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Democrat Brian King's Campaign for Utah Governor is 'an uphill fight' (Daily Utah Chronicle)

Turning a red state blue is possible, but not easy. Rep. Brian King’s campaign calls for counterbalance in Utah politics, a balance missing for nearly 40 years amidst what he calls a Republican “supermajority.”

By Libby Hanson | Daily Utah Chronicle

Gubernatorial candidate Brian King thinks Utah politics need a better counterbalance.

“Republican representatives and their ideology has gotten more extreme,” he said in an interview with the Chronicle. “They’ve gotten more willing to run legislation based on ideology … that I think is problematic and not in the interests of Utah.”

Rep. Brian King (D-Salt Lake) has served in the Utah State Legislature for 16 years, both as a member and leader in the minority caucus of the House of Representatives. He said the minority caucus has worked hard to pass bills and receive cooperation from Republicans.

“I don’t have a problem working across the aisle and I’ve enjoyed my relationships with the legislature,” he said.

However, he added they can only do so much under the control of one party.

Utah has had one-party control for nearly 40 years, since Democratic Gov. Scott Matheson who served from 1977-1985.

King called this Republican party control a “supermajority.”

“It’s one thing for them to have that in the legislature and have occasional Democratic governors who have come in to act as a break or a check on Republican power,” he said, “But we haven’t had that.”

King said he thinks Gov. Spencer Cox has succumbed to the demands of the supermajority.

“We have a governor who has felt greater pressure to basically roll over and cave into what the most extreme legislators have wanted,” he said.

King said reinstated balance is “critically important” because otherwise people never hear about what they’re missing in terms of the public policy as it’s being made.

If elected as governor, King said he would stand up to “bad bills” and veto them — something he said Cox has not done often. Cox did veto a controversial transgender sports bill in 2022.

“In the end, because I have a bigger megaphone, and because my arguments are sound about why we took the bill, I’m going to prevail in that argument,” he said. “The governor has not done that.”

King’s platform includes abortion rights, expansion of Medicare, restricted gun rights and saving Great Salt Lake.

King said the possible abortion trigger laws are detrimental to the people of Utah. The laws have been under review by the Utah Supreme Court for nearly two years.

“We talked about being this pro-family state and we talked about trusting families,” he said. “And then we say, ‘here’s the most personal, private decisions that you can make. Sorry, you’re not gonna be able to make them, we’re gonna make them for you.’”

King said he plans to visit rural Utah once campaigning continues after the Legislative Session to discuss economic growth with residents, including renewable energy opportunities.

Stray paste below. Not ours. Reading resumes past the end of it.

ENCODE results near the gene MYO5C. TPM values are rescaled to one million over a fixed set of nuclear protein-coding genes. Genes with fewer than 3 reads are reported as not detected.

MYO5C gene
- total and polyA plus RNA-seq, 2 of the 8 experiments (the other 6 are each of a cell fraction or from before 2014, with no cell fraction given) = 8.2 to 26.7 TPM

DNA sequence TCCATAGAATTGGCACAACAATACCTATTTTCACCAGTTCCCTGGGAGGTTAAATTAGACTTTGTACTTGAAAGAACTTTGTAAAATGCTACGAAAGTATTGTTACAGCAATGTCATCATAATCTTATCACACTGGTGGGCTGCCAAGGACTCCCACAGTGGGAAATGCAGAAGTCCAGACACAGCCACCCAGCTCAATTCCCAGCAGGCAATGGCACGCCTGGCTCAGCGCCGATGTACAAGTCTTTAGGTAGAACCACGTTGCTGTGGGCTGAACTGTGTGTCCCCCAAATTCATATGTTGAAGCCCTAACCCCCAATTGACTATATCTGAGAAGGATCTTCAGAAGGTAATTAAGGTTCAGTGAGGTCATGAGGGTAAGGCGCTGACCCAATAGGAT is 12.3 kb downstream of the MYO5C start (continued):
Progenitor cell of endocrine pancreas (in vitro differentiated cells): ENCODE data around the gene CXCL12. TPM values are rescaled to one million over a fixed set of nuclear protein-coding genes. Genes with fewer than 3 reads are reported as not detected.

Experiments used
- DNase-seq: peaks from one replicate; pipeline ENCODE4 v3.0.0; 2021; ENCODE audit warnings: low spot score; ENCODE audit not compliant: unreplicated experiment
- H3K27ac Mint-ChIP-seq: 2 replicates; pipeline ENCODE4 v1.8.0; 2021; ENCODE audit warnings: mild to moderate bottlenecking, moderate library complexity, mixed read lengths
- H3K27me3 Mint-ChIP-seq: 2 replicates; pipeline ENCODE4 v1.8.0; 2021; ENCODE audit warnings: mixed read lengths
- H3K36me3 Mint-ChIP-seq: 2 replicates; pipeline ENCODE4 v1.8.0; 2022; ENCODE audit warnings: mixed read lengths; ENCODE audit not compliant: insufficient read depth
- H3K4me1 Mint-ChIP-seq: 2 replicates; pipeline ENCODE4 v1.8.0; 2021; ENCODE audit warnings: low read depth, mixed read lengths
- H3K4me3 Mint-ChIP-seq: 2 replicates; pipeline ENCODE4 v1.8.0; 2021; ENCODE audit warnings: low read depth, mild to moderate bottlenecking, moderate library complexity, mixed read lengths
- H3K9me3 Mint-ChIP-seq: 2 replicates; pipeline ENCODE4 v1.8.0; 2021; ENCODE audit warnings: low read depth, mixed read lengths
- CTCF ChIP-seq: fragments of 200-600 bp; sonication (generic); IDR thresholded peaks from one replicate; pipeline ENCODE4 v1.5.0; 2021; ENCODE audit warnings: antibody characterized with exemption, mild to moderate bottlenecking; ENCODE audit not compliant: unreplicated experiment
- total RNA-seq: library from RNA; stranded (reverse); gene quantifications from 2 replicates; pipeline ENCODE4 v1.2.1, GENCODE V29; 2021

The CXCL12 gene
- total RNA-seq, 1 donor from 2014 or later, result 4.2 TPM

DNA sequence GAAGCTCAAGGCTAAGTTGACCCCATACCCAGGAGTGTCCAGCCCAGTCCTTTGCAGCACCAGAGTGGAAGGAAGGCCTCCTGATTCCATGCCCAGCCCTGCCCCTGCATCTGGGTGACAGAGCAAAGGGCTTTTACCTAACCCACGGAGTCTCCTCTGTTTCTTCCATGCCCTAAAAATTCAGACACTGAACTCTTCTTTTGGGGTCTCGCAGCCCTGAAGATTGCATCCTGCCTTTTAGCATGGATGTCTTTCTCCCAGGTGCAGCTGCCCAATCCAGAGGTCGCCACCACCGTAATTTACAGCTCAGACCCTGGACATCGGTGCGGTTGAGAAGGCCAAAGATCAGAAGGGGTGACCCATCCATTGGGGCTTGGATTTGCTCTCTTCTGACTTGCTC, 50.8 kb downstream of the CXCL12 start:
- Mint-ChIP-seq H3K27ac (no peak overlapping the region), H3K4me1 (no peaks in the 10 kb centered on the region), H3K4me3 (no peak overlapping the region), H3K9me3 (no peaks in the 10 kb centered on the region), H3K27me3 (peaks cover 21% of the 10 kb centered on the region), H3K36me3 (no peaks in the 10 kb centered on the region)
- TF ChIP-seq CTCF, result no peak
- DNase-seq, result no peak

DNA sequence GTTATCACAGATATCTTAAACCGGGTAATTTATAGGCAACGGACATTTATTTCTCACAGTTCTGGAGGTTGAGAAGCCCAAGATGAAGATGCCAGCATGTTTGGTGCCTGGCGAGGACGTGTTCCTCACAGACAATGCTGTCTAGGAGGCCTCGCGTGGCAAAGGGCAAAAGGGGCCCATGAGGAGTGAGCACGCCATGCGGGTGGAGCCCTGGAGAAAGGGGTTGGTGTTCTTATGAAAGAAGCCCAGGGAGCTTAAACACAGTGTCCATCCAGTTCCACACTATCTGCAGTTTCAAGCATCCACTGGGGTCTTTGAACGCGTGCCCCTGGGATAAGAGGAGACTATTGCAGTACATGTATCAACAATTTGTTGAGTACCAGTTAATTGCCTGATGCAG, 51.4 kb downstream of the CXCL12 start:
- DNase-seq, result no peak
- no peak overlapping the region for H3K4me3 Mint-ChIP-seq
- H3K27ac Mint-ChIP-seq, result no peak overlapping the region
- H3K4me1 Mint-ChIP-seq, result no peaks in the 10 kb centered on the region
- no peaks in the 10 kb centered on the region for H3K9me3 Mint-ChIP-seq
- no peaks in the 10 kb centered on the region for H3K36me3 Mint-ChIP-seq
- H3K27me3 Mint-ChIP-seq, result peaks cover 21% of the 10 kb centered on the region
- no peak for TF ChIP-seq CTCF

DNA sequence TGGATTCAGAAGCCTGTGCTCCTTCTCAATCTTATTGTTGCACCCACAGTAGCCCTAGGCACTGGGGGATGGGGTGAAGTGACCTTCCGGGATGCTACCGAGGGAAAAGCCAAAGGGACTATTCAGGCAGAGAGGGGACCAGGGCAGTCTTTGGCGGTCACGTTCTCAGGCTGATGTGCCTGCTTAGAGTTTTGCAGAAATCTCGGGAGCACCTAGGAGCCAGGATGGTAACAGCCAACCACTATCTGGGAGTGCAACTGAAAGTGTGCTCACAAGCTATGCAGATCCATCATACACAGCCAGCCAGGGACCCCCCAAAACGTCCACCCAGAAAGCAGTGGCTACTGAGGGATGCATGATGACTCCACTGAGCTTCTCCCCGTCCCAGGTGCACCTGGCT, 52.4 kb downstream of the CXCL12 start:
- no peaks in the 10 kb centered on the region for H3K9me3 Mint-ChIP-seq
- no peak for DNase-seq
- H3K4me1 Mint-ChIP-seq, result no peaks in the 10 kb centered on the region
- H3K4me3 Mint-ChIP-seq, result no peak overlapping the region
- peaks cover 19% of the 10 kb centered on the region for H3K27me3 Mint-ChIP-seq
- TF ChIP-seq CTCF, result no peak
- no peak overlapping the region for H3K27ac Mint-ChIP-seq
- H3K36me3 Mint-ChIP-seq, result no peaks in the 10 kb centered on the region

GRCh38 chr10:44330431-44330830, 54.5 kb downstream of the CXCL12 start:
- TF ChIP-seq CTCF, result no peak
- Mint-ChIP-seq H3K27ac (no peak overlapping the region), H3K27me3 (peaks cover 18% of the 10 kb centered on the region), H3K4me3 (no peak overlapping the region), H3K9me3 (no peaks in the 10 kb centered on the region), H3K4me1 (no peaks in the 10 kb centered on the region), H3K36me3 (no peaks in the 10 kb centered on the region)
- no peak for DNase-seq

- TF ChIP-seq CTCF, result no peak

“We’re going to try and make sure we do that and talk to people and find out what they’re thinking,” he said.

University of Utah political science professor James Curry said Utah sees relatively high turnout for Governor elections. When asked how a Democrat could win the election he said it would “take everything lining up perfectly.”

Curry said since Utah is one of the most skewed states in terms of party identification towards one side of the spectrum, that makes a Democrat’s election an “uphill fight,” but not an impossible one.

Curry said it would take a deeply unpopular governor, likely facing scandal. This, combined with a Democratic candidate with meaningful crossover appeal, could win the election where even conservative voters are satisfied.

The nation has seen this phenomenon before in Massachusetts when current Democratic Gov. Maura Healey won over Republican gubernatorial candidate Geoff Diehl in 2022. Diehl was endorsed by former President Donald Trump, who was deeply unpopular in Massachusetts at the time.

Curry said King is well-known among voters because of his 16 years in state leadership, and is likely to raise a decent amount of money to run a professional campaign. However, he is unsure if it’s enough, especially considering how popular Cox is.

Currently, Cox is the leading candidate in the Utah GOP election. According to Deseret News, 50% of Republican voters said they plan to vote for him, and Cox is ahead of his Republican competitors by 45%.

Curry added the majority of Cox’s approval comes from moderate voters, so it is Democratic voters that would need to vote to elect a Democratic candidate.

According to Curry, this doesn’t allow “much room” to elect a Democrat into office.

Despite this uphill battle, King will continue to campaign. He also called on students to vote in this upcoming election.

“Everything that we do up at the legislature has a disproportionate impact on people who are younger,” he said, adding that students will be the ones living the “fruits of what we’re doing out there.”

“I want to do what I can to reach out and say please get involved in the political process,” he said.


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